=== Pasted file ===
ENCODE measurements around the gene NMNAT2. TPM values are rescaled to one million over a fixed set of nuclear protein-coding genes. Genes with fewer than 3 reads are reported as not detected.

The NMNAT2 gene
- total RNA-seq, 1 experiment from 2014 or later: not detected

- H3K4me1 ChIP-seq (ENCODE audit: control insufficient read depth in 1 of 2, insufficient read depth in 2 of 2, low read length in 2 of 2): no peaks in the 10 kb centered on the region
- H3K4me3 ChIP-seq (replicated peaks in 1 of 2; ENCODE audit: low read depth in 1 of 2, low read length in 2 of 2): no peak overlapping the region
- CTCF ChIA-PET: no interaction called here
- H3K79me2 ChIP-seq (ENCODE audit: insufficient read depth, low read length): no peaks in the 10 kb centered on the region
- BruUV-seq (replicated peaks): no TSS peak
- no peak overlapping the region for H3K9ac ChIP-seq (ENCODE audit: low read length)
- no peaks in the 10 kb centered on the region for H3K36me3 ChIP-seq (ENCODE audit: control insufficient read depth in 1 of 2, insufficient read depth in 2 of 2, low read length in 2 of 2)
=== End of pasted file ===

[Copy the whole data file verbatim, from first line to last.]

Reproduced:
ENCODE measurements around the gene NMNAT2. TPM values are rescaled to one million over a fixed set of nuclear protein-coding genes. Genes with fewer than 3 reads are reported as not detected.

The NMNAT2 gene
- total RNA-seq, 1 experiment from 2014 or later: not detected

- H3K4me1 ChIP-seq (ENCODE audit: control insufficient read depth in 1 of 2, insufficient read depth in 2 of 2, low read length in 2 of 2): no peaks in the 10 kb centered on the region
- H3K4me3 ChIP-seq (replicated peaks in 1 of 2; ENCODE audit: low read depth in 1 of 2, low read length in 2 of 2): no peak overlapping the region
- CTCF ChIA-PET: no interaction called here
- H3K79me2 ChIP-seq (ENCODE audit: insufficient read depth, low read length): no peaks in the 10 kb centered on the region
- BruUV-seq (replicated peaks): no TSS peak
- no peak overlapping the region for H3K9ac ChIP-seq (ENCODE audit: low read length)
- no peaks in the 10 kb centered on the region for H3K36me3 ChIP-seq (ENCODE audit: control insufficient read depth in 1 of 2, insufficient read depth in 2 of 2, low read length in 2 of 2)